Everyone has seen a live visual presentation (i.e. Shakespeare in the Park), and everyone has heard a live audio presentation (i.e. WFMU). And most people have seen a TV show or a movie (i.e. Beavis and Butt-Head, Baby Mama). Some people have even been told they're being treated to an audiovisual presentation (i.e. Dark Side of the Moon Laser Light Shows). Until last week, I didn't think anyone had made an live audiovisual presentation that really truly was aural and visual at the same time, together. Then I saw Meat Beat Manifesto on Saturday at the Highline Ballroom.
Zillion-dollar budgets can give electronic music performers like Daft Punk and Kraftwerk an edge in creating visceral visual thrills at their concerts - you can't really do much more for a techno fan than have real robots playing a concert. But Meat Beat Manifesto has taken a well-worn and considerably less expensive approach - collaging video behind the performers onstage - and taken it to a new zenith of accomplishment in that medium.
Meat Beat mastermind Jack Dangers and Mark Pistel from the political hardcore band Consolidated stood onstage controlling the otherworldly jungle-dubstep-trance beats and squiggles, and at the far right live drummer Lynn Farmer kept incredible pace throughout the entire performance. On the far left stood Ben Stokes, the visual programmer for the show, who's worked with everyone from Ministry to Public Enemy to Levi's. He grabbed video samples of Captain Beefheart, old BBC Radiophonic Workshop-esque explanations of sonic technology, Dali's eye-cutting nightmare, The Invaders, Sammy Davis Jr., Harrison Ford as President James Marshall in Air Force One, Star Trek, Billie Holiday, and even Animal, playing in tandem with a live feed of the drummer.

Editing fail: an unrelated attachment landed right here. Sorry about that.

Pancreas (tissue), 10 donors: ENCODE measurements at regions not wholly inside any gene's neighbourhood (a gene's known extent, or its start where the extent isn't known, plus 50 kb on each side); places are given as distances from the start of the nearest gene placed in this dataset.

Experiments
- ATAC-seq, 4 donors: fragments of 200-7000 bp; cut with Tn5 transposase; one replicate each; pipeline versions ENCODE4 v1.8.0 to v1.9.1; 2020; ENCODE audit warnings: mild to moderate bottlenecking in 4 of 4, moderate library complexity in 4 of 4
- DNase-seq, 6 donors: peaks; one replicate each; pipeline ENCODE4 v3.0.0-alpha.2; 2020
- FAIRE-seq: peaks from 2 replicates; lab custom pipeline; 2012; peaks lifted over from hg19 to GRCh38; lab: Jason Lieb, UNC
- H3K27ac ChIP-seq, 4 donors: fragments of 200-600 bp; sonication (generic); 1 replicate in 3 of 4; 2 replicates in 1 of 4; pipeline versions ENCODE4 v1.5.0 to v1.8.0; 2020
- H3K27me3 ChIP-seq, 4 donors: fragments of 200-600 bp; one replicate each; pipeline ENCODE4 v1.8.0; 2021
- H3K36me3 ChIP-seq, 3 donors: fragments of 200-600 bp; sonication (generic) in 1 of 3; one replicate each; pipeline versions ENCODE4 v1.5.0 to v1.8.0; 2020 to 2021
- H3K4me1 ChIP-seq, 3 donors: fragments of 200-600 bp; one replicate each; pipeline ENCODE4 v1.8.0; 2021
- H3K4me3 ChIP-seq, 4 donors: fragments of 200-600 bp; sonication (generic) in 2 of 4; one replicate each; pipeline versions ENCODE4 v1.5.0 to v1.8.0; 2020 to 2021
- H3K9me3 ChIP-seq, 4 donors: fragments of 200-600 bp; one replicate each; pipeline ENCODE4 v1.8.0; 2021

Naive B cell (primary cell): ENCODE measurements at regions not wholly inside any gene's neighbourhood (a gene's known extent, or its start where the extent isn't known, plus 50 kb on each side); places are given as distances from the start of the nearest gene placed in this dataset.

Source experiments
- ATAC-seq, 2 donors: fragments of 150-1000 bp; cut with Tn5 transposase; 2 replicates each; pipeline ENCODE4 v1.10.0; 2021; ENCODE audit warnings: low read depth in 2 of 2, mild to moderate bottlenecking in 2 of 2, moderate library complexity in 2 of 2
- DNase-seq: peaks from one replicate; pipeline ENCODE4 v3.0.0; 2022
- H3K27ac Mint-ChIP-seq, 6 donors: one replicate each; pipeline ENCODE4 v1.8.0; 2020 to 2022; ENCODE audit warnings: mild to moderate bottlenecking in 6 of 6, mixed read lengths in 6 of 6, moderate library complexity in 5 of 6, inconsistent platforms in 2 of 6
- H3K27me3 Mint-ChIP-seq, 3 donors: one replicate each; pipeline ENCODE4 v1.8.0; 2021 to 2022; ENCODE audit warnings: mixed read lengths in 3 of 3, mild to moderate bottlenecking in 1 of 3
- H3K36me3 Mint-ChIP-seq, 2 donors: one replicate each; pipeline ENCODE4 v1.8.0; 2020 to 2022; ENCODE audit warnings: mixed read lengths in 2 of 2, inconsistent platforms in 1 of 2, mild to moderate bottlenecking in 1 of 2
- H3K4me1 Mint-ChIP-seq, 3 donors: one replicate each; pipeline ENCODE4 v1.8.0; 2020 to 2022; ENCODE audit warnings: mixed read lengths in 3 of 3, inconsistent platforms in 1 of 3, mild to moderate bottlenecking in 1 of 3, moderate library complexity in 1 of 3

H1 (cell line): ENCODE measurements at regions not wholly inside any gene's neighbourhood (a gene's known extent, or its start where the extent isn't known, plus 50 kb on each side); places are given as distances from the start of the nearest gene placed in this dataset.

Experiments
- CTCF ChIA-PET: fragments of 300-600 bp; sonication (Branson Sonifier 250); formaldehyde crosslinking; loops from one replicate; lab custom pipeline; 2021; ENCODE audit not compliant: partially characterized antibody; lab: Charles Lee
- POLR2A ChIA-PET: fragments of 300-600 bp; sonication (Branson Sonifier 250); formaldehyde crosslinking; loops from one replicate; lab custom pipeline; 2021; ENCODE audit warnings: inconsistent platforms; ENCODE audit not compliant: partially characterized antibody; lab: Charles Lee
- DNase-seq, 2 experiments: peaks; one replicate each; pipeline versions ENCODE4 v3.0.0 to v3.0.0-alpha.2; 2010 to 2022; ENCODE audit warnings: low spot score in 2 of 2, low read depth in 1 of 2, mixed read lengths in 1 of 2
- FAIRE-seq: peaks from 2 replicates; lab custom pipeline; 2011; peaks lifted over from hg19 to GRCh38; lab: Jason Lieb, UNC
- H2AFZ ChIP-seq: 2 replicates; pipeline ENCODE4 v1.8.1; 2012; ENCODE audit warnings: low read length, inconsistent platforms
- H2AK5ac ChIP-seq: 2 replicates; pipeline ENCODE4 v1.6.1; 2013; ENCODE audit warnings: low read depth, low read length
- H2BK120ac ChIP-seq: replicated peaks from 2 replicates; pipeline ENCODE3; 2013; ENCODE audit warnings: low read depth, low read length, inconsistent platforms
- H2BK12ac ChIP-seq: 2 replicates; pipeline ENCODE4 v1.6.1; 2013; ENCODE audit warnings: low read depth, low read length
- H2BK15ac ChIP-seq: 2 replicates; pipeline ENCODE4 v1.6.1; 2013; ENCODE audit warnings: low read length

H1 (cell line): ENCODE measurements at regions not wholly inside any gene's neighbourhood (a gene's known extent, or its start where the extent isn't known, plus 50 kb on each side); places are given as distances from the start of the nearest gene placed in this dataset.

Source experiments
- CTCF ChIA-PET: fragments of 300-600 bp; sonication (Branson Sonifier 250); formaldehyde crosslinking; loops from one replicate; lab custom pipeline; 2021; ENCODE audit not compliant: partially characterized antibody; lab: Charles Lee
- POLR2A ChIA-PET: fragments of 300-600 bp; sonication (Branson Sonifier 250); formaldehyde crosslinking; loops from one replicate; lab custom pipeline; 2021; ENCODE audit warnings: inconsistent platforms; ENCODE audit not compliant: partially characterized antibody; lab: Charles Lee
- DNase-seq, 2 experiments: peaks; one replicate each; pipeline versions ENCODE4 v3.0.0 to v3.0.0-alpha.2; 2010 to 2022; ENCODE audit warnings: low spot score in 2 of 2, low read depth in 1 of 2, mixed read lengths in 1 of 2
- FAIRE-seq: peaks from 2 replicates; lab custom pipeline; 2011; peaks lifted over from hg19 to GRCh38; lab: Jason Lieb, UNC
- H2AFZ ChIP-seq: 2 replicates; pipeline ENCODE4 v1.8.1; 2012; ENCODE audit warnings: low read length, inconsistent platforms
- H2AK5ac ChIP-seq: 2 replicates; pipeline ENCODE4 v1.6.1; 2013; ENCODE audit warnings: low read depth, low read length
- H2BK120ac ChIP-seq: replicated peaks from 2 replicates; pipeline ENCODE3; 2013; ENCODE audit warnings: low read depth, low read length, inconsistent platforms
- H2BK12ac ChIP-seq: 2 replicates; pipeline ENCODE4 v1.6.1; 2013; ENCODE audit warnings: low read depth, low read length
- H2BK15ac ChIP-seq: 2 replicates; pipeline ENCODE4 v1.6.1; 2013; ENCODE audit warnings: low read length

Unlike so many other video shows, clips didn't just sit lay flat and stuttery in the background. They were accompanied by audio, and were layered over existing beats, scratched, stretched, and re-sampled in a way that fit in with the theme of the song - video of nuclear bomb blasts dropped to the beat, sounds and videos of Rastas burning weed edged their way into a drugs song (well, at least the one that referenced them the most overtly). Dangers and Stokes were always working together in the audiovisual realm, as well - you could almost imagine the behind-the-scenes dialogue: "Jack, I've found about 15 clips of people falling from the tops of buildings, can we work the sound of them screaming into the set?" or "Ben, could you work on finding a video of James Brown playing this one sample I use in this song?" Magic like that doesn't just pop out of a video mixer, or an audio mixer for that matter.
The most impressive part about the whole thing was Meat Beat's mastery in weaving overt political commentary into the show.